mechanisms can occur. The emergence of complex speech runs into the same
problems that the emergence of art and complex planning encounter. The
brain has to function differently.
> >                                                         The stability of
> >culture prior to modern H. sapiens also suggests that adults were bound by
> >habit and learning in children was basically rote.
> Surely this observation applies quite well to H. sapiens up until the
> industrial revolution.  Changes from stone age to bronze age, etc, were
> relatively slow and largely imperceptible within a single generation.

The archeological data support a technological cycle of about 20 years.
See the work of Martin Wobst.

> The major early cases of rapid culture change were caused by invasion
> resulting in a culture being forcibly imposed.

Colin Renfrew would differ. There are many examples of culture change
motivated by economic self-interest. For that matter, the Chatel-Perronian
appears to be a H. neand. culture with a Cro Magnon tool-kit. It died out
> >My point is that innovation as practised by modern H. sapiens has
> >different dynamics from learning as seen in other species. It requires
> >new mechanisms in the brain. It might be neotenic, but the tendency
> >towards stability has to be overcome.
> But you are overlooking the implications of language.  The physical changes
> required for language can be evolutionary, but the resulting effects on
> behavior are revolutionary.

The brain wiring changes are revolutionary. I don't see how the transition
could have been adaptive at all stages. Being a believer in the standard
model, I have to work out a transition that remains adaptive.
> >(I'm thinking on my feet here...) Could there have been a third selective
> >process involved in the evolution of innovativeness? One without a link to
> >the sex of the individual, but otherwise with a similar tendency towards
> >destabilization?
> Language would seem to have the desired effects, although I don't think
> you would call it a selective process.  I think you are discounting the
> rapid social/cultural evolution which is possible with language, yet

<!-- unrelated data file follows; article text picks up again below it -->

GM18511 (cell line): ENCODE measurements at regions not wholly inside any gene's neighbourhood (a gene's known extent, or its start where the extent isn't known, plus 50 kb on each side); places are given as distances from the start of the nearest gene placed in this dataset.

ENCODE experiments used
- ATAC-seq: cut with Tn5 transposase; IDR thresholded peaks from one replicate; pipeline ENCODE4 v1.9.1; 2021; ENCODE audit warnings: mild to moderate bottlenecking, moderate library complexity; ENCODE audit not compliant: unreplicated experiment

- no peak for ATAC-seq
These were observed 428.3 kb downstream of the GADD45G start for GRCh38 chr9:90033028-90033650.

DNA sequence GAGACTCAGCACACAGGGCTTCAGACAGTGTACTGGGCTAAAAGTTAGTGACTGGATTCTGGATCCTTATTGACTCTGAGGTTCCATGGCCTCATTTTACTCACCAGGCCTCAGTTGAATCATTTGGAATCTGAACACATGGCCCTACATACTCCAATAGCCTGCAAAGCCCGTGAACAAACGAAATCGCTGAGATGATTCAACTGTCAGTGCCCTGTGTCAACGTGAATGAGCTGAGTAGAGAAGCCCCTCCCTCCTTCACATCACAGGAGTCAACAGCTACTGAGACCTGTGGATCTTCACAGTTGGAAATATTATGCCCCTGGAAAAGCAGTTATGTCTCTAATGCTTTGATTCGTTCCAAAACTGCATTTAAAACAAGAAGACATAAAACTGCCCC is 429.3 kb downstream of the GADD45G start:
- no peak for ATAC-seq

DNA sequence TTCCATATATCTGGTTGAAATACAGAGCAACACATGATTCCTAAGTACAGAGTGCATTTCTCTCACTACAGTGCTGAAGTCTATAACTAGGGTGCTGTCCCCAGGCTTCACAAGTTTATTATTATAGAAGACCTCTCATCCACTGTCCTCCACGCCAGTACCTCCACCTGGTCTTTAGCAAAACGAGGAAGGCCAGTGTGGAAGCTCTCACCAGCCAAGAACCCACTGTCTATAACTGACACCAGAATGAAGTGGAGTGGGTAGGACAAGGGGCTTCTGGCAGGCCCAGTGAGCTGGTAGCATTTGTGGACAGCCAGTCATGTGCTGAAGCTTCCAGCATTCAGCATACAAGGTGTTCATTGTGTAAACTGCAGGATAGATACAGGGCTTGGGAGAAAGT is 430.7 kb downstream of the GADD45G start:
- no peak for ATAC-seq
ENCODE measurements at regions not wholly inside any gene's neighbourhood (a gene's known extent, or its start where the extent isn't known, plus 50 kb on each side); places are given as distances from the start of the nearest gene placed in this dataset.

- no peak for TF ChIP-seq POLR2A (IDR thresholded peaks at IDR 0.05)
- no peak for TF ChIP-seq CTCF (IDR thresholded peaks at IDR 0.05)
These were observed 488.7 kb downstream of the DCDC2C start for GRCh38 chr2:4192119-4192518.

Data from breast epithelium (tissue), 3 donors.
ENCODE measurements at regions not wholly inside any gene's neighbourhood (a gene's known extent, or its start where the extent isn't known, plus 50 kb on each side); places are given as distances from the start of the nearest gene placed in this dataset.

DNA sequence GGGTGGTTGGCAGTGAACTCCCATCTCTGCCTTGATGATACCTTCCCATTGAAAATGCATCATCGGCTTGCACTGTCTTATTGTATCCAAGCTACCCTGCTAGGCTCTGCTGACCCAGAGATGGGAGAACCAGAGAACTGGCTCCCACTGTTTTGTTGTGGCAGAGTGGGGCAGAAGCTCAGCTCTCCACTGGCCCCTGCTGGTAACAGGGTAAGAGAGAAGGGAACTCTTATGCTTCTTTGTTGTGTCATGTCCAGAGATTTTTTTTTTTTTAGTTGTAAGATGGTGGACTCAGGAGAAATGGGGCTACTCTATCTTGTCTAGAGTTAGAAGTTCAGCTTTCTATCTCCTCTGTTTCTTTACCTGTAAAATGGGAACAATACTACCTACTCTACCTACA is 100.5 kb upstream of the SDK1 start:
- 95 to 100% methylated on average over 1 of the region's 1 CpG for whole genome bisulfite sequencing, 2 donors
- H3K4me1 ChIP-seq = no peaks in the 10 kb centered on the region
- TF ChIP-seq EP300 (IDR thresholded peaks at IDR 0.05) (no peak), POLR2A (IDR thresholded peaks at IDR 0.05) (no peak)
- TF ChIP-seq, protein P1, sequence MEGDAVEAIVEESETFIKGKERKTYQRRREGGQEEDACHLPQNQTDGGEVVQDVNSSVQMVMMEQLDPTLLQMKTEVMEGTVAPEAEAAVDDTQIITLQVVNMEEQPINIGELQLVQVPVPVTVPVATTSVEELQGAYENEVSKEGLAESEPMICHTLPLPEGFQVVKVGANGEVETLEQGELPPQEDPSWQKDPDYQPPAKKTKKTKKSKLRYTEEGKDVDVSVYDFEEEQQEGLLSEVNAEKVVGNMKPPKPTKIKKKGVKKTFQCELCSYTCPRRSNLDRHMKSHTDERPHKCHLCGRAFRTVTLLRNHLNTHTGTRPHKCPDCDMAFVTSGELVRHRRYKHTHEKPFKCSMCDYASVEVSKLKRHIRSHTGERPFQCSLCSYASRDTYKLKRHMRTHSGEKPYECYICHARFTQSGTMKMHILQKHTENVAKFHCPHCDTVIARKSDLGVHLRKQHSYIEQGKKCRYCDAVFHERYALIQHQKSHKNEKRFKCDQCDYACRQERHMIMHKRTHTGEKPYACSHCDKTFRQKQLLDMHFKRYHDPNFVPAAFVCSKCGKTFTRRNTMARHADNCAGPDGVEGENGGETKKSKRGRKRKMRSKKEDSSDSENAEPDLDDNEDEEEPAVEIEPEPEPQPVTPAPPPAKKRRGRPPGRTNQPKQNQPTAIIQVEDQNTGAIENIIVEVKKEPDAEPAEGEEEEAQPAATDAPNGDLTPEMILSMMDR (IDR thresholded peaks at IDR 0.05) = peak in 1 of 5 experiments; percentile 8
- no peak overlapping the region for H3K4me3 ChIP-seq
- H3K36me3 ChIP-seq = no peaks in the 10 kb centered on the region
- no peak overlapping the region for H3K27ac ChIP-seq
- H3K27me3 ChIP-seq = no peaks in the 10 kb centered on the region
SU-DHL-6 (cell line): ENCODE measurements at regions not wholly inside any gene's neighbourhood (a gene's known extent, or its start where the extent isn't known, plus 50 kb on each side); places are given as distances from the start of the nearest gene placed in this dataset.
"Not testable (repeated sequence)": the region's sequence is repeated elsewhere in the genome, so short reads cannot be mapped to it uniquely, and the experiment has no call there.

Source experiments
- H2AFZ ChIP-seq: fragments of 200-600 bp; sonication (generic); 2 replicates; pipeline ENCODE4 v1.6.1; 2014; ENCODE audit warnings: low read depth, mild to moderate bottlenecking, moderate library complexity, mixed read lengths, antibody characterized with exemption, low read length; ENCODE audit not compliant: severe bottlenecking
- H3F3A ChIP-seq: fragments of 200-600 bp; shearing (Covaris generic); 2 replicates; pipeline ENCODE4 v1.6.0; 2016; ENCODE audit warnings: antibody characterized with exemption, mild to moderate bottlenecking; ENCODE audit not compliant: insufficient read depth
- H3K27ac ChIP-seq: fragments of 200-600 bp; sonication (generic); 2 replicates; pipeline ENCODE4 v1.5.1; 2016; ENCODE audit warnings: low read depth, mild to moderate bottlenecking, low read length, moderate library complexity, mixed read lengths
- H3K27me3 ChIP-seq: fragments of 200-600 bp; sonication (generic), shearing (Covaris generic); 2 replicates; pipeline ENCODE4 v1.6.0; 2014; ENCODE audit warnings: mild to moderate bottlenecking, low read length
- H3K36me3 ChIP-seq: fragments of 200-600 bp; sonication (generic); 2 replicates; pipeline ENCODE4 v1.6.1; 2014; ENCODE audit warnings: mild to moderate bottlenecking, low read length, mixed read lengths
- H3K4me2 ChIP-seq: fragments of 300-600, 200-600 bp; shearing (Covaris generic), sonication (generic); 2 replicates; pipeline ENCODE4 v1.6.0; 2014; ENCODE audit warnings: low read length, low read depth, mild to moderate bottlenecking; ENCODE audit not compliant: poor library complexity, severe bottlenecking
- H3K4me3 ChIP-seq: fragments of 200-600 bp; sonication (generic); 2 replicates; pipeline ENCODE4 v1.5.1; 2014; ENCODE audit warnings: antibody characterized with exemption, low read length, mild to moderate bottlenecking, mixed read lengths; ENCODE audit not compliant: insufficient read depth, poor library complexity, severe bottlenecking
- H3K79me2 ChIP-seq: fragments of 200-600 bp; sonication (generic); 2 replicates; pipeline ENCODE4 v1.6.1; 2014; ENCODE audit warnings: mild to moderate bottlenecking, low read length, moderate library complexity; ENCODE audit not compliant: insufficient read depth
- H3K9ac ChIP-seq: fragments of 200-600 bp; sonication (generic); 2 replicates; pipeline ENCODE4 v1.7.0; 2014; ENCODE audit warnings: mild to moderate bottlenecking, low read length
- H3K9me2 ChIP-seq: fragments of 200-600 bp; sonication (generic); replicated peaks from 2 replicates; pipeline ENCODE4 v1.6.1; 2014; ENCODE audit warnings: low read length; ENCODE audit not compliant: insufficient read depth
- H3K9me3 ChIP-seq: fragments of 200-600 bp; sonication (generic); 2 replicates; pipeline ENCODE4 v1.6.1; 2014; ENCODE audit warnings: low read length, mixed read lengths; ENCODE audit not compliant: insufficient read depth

> which does not require concurrent physical evolution.

A few notes on natural selection. 
1. A fixed genetic polymorphism has to equalize the fitness of all genes in
the polymorphism. 
2. Fitness is measured by the geometric average number of descendents,
weighted by the probability of sharing the gene.
3. The mechanism of natural selection is essentially that the characteristics
that maximize fitness in the local population will evolve exponentially to
4. The mechanism of sexual selection is that if a given sex prefers a
specific characteristic in the other sex and that preference has reached
fixation, then fitness will be maximized in those individuals whose
increased breeding opportunity due to having the characteristic
just balances the decrease in fitness from expression of that
5. Sexual selection can appear in a population if a characteristic is a
reliable correlate of general fitness. Then the other sex can evolve or
learn to treat that characteristic as a measure of fitness. Once that
fixates, the evolution of the characteristic will be driven by sexual
selection, not by the general fitness of the characteristic (until, of
course, the loss in fitness becomes sufficiently great).

This destablization of the ESS defined by general fitness arguments is
what I need to break out of the low-energy ESS associated with being just
barely creative enough to keep up with changes in the environment. (It is
a low-energy ESS--I demonstrated that in 1983 at the Guelph workshop.
See my recent WESScomm paper. It corresponds to a one-sided game against
nature, and a basic existence theorem of dynamic programming shows that
threshold strategies with thresholds calibr